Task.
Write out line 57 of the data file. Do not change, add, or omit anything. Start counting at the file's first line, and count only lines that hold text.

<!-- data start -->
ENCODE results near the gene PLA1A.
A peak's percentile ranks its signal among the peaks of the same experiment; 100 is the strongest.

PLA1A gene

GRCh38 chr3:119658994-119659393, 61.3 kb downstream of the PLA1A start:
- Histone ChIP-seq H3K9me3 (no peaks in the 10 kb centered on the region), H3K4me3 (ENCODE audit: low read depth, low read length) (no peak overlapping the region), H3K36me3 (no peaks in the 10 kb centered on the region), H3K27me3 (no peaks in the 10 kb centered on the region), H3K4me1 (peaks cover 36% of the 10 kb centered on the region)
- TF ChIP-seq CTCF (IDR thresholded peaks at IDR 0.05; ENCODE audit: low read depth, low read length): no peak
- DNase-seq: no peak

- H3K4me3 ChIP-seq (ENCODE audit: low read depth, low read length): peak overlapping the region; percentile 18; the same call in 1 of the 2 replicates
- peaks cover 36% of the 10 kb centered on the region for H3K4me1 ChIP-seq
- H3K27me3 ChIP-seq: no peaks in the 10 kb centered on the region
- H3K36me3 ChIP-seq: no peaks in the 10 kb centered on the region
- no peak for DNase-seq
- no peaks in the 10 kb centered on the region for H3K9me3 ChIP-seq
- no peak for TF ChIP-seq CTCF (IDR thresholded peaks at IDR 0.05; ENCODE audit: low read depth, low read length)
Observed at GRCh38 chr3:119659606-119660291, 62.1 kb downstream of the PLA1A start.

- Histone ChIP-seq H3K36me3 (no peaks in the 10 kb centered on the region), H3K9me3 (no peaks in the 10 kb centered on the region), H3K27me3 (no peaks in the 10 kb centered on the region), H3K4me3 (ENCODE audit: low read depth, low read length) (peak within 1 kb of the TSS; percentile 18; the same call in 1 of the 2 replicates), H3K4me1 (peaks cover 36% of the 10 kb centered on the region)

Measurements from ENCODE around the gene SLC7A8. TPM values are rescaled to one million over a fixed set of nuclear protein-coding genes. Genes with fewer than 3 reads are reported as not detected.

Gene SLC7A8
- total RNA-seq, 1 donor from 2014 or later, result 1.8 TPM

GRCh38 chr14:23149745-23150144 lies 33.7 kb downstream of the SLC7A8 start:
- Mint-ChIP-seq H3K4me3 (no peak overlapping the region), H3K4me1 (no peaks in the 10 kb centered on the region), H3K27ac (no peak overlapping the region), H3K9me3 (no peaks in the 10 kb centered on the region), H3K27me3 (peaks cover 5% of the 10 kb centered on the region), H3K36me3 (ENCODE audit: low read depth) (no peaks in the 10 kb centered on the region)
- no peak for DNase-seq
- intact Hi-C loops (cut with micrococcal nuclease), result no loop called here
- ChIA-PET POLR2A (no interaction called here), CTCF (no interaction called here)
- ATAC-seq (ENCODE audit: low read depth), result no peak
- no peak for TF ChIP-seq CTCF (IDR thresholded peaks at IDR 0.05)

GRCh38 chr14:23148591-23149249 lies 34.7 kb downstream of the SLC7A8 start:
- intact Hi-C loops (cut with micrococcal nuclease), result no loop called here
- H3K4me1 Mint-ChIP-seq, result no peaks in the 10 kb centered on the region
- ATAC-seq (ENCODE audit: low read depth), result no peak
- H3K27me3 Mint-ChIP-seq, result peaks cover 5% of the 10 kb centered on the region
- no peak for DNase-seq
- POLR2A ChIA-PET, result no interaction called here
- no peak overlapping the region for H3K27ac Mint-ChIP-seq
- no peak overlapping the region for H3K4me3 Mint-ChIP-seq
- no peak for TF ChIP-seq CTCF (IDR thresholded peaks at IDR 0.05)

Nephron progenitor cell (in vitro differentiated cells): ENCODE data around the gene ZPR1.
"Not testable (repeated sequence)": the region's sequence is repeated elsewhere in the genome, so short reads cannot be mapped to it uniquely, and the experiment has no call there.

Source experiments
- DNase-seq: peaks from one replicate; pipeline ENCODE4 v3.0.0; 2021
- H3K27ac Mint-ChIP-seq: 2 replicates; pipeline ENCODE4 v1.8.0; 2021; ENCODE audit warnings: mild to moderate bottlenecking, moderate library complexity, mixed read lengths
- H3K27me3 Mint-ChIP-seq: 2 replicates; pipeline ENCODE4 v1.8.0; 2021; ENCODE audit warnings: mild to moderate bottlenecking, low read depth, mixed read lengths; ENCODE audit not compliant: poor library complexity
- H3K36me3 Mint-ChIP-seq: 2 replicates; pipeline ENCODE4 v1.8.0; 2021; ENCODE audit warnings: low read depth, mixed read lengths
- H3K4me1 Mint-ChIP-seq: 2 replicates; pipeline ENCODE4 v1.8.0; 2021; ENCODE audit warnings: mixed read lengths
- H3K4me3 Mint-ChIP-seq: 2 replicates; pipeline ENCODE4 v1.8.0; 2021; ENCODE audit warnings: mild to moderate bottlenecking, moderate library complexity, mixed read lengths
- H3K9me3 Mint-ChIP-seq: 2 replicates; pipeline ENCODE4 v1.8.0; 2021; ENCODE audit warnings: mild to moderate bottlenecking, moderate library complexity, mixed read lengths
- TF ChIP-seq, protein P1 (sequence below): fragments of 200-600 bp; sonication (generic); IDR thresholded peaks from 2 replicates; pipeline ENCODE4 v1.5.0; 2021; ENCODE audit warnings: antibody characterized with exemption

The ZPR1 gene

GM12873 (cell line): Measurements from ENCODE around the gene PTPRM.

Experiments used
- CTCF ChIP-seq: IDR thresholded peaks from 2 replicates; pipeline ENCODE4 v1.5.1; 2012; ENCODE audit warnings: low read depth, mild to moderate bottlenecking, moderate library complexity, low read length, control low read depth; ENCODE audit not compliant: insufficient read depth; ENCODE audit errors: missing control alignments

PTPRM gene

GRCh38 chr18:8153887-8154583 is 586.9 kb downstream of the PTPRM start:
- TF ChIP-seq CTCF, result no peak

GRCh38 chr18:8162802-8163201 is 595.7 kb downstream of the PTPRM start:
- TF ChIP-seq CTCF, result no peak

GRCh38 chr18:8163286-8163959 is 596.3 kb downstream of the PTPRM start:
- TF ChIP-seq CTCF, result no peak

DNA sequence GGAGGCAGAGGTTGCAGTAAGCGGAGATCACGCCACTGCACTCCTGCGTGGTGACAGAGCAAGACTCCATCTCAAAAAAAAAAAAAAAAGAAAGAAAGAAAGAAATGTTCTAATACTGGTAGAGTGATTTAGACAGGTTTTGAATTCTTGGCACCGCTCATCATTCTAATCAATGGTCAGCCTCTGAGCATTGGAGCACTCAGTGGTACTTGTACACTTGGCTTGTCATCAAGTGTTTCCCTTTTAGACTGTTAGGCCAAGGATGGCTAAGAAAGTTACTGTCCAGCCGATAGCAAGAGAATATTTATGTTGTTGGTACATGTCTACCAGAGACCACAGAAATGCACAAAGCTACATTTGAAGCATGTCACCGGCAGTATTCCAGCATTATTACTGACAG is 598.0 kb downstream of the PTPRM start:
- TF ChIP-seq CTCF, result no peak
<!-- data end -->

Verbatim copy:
GRCh38 chr18:8163286-8163959 is 596.3 kb downstream of the PTPRM start: